Ms Huffman Polson’s engaging book is not what I’d expected, but it’s better. I anticipated a memoir/war story/there I was tale. It is that kind of book, partly. Mostly it’s a deep study into what motivates people, or should, and the various things that hold people back, especially women in a man’s world.
The Grit Factor, when one acquires it, allows them to succeed, often despite their self doubts, the ‘imposter syndrome’, their focus on the obstacle rather than the goal, and in general peoples’ ‘grit and determination’. The author was the first woman to fly and deploy (to Bosnia) in the Army’s AH-64 Apache attack helicopter. She knows whereof she speaks, because she tried a few of the traditional routes for success, found them wanting, and discerned her own. The Grit Factor details that path.
Huffman Polson cites the admonition from Isaiah, ‘to whom much is given, much is expected.’ She was privileged growing up, and she took that biblical mantra to heart, finding a life of service, in the words of Frederick Beuchner ‘where our deep gladness and the world’s deep hunger coincide.’ Her deep gladness was service, and particularly toward women who’d mentored her, many of whom were interviewed for the book, and for those younger women in need of mentoring.
She writes about Katie Higgins, first woman to fly with the Navy’s elite demo team the Blue Angels. She tells us about General Nadja West, first black female surgeon general in the U.S. Army. Alda Siebrands, a Coast Guard helicopter pilot, Edna Davis, who flew Martin B-26 bombers during WW2, Bessie Coleman, Angel Hughes, even Uhura, the black female navigator on Star Trek.
Huffman Polson writes about ‘the 5 whys’, changing the narrative to bring success, about ‘tailboom counseling,’ and ‘muddy boots leadership’, and listening skills that are a key to leadership, because we’re all hard-wired toward a bias for action, which pressures us to do something, instead of just listening. The Ask—Listen—Pause treatment can enrich and embellish a decision, she says.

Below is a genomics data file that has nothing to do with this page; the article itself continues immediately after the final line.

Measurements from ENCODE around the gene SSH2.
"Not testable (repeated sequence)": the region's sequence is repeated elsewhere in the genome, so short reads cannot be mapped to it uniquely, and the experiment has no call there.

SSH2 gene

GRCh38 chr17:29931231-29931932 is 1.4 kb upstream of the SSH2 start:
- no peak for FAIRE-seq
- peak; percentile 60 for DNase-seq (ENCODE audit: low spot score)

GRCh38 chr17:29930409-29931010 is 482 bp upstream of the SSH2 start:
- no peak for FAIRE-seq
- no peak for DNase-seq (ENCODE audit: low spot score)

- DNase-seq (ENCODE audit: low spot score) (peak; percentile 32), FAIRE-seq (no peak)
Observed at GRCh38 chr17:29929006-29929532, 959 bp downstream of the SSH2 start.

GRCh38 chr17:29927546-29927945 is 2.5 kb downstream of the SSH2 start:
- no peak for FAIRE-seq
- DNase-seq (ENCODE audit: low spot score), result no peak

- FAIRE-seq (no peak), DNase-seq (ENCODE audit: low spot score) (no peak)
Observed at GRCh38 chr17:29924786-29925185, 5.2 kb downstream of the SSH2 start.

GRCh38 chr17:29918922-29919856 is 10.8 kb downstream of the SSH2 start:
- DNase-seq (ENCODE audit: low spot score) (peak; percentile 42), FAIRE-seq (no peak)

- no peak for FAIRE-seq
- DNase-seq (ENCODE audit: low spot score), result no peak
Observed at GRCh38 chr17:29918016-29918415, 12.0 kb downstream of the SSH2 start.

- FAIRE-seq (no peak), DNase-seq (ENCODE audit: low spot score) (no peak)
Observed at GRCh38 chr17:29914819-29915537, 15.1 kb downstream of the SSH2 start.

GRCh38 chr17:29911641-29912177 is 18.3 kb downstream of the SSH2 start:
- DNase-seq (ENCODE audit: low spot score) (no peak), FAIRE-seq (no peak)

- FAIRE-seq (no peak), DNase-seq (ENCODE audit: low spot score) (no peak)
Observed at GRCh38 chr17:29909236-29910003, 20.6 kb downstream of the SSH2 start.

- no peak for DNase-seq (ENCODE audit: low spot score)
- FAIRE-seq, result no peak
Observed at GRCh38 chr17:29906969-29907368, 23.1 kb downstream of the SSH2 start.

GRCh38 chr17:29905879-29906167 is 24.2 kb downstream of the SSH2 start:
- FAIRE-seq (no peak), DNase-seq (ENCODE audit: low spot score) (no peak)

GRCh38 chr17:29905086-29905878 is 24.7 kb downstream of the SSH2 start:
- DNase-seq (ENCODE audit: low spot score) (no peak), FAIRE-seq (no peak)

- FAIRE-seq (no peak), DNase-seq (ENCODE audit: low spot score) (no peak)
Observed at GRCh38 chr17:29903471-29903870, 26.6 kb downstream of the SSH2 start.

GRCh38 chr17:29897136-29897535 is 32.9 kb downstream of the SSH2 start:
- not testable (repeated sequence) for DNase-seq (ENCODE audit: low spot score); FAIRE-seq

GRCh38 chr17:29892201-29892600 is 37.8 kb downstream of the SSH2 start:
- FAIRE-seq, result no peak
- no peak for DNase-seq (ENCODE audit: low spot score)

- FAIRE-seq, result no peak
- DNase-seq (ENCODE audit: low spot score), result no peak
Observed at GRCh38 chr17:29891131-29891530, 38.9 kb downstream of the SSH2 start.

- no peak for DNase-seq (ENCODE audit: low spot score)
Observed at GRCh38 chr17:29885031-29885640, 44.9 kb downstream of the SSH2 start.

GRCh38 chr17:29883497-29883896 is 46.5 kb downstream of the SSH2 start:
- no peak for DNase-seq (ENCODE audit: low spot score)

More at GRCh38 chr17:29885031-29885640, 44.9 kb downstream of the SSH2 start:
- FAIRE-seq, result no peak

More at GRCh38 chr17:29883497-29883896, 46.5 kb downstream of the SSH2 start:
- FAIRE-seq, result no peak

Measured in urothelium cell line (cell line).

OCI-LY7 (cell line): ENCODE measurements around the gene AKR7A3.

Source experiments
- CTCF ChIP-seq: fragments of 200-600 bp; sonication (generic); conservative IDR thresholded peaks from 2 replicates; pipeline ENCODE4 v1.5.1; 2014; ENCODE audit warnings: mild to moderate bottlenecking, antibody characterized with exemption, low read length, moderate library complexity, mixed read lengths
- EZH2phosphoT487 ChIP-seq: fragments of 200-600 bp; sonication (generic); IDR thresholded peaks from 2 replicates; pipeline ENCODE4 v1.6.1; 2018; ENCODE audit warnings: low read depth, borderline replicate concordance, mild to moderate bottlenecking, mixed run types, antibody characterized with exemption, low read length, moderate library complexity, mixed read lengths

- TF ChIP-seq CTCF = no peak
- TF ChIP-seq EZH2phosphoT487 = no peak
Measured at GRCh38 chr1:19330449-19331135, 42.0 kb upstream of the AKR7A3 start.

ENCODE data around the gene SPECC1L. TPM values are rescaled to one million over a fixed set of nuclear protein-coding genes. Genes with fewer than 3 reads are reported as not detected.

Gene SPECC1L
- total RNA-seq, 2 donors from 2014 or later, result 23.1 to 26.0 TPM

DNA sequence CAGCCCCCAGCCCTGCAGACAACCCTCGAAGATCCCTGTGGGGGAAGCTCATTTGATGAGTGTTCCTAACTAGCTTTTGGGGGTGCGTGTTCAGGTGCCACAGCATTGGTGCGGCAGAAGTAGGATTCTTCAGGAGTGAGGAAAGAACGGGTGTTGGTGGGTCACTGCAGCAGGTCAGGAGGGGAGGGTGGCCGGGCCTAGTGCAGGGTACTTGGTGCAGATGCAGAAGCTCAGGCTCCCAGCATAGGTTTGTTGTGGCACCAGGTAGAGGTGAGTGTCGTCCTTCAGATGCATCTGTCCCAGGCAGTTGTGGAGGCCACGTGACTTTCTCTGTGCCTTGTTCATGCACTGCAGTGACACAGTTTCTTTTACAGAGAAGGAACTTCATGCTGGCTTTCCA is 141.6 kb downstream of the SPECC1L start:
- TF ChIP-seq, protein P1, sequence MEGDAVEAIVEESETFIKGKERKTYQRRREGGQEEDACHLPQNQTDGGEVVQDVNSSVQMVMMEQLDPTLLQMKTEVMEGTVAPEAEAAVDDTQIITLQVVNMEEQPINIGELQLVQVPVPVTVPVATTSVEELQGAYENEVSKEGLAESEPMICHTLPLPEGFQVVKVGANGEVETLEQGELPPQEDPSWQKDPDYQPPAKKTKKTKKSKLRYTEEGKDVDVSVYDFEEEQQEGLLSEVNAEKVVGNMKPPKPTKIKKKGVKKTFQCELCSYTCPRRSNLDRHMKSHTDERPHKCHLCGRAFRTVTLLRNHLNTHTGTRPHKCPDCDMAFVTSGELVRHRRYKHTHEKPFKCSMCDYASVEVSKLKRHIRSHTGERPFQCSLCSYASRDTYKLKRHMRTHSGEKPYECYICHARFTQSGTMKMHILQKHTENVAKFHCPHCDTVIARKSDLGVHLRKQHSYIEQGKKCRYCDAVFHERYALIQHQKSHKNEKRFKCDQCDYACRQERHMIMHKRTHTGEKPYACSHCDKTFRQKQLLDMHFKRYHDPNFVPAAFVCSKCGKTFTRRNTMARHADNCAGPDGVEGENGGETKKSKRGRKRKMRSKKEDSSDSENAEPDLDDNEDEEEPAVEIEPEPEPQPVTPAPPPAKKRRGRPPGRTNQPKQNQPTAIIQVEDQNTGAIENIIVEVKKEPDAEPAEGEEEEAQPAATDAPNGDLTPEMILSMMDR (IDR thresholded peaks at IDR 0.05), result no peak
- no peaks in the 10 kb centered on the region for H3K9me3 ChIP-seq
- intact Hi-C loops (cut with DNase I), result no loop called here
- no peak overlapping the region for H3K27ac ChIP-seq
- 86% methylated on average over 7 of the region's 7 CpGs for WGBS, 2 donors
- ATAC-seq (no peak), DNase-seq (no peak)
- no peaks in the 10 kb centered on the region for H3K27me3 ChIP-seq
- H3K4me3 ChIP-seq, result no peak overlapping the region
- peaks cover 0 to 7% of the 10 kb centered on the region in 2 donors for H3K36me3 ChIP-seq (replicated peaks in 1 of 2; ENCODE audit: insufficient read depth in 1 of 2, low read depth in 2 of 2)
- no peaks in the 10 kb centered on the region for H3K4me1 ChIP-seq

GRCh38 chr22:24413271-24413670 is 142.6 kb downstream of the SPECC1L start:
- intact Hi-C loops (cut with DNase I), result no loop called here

As for advice, she offers this: That we need to ‘draw the circle,’ to figure out who our friends are. We must actively search for mentors, a difficult obstacle for women, she says, because asking for help can be seen as weakness. She advises that the tough navigation is steering clear of negative people, because they bring nothing helpful to the table. In a surprising discovery, she advises women in positions of power over men to be cautious of jealous wives and girlfriends who may feel threatened. In addition, she advises women not to try pleasing everyone—something women find themselves doing—but to be their authentic selves, however difficult that is. She quotes Eleanor Roosevelt here: You not only have a right to be yourself; you have an obligation to be yourself.
The good news, for women, about the last bit of advice is that, as the author says, good leaders always care for their people, something that women seem to be better at than men. As for facing failure, she offers another interesting finding: Don’t be afraid to find people who have failed, she says, because you’ll know how they reacted to that failure.
This reader found an answer in the book to a question that has persisted for more than 50 years: How to explain my ambivalence about Vietnam? Huffman Polson may offer that it’s because I was unable to take ownership of the rationale and conduct of that long-ago war in South Asia. That few of us who fought there believed in it enough to make it our own, and to embrace the benefits that would have followed. Finally, she states that, as every pilot knows, facing into the wind equals lift. Likewise, facing our fears, the wind in our faces, creates the same affect, lifting us just as surely on our personal wings.
Highly recommended. In an aside to the author, I thought the book review essay idea for OERs was excellent.
Shannon Huffman Polson is also author of North of Hope. A Daughter’s Arctic Journey